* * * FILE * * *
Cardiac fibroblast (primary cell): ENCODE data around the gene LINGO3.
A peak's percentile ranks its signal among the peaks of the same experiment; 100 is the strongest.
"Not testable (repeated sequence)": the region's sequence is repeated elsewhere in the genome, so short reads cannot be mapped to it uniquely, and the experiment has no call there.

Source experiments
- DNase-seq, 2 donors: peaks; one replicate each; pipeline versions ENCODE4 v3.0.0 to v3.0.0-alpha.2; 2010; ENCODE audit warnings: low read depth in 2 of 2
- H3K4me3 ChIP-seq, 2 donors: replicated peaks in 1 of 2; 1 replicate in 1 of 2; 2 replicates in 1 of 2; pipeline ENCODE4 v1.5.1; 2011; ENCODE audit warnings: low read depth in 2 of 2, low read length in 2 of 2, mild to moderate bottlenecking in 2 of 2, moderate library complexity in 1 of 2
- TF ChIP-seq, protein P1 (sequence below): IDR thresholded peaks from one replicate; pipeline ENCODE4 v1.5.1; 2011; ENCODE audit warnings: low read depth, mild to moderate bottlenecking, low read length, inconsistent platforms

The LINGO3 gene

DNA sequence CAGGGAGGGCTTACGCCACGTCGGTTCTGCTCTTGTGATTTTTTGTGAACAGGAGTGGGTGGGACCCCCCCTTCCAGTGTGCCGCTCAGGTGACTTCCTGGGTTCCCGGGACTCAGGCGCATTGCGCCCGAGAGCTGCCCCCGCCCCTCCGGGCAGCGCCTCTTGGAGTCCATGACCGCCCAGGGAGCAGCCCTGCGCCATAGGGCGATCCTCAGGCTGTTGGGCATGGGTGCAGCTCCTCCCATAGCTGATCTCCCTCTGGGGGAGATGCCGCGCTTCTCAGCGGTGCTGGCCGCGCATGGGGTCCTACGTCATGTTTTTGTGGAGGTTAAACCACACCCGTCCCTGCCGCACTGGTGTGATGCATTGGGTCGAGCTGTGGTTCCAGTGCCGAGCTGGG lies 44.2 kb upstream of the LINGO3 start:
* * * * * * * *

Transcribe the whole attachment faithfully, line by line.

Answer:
Cardiac fibroblast (primary cell): ENCODE data around the gene LINGO3.
A peak's percentile ranks its signal among the peaks of the same experiment; 100 is the strongest.
"Not testable (repeated sequence)": the region's sequence is repeated elsewhere in the genome, so short reads cannot be mapped to it uniquely, and the experiment has no call there.

Source experiments
- DNase-seq, 2 donors: peaks; one replicate each; pipeline versions ENCODE4 v3.0.0 to v3.0.0-alpha.2; 2010; ENCODE audit warnings: low read depth in 2 of 2
- H3K4me3 ChIP-seq, 2 donors: replicated peaks in 1 of 2; 1 replicate in 1 of 2; 2 replicates in 1 of 2; pipeline ENCODE4 v1.5.1; 2011; ENCODE audit warnings: low read depth in 2 of 2, low read length in 2 of 2, mild to moderate bottlenecking in 2 of 2, moderate library complexity in 1 of 2
- TF ChIP-seq, protein P1 (sequence below): IDR thresholded peaks from one replicate; pipeline ENCODE4 v1.5.1; 2011; ENCODE audit warnings: low read depth, mild to moderate bottlenecking, low read length, inconsistent platforms

The LINGO3 gene

DNA sequence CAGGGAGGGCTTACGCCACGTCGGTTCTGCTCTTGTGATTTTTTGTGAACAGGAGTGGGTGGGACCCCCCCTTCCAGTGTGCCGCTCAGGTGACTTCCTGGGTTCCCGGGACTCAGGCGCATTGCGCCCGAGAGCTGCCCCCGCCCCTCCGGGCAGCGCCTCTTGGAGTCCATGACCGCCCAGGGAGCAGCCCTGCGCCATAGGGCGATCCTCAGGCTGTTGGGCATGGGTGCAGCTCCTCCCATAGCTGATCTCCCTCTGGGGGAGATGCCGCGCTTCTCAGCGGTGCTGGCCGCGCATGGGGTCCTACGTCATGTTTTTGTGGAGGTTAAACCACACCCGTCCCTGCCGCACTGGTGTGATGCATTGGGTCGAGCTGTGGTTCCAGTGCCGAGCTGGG lies 44.2 kb upstream of the LINGO3 start: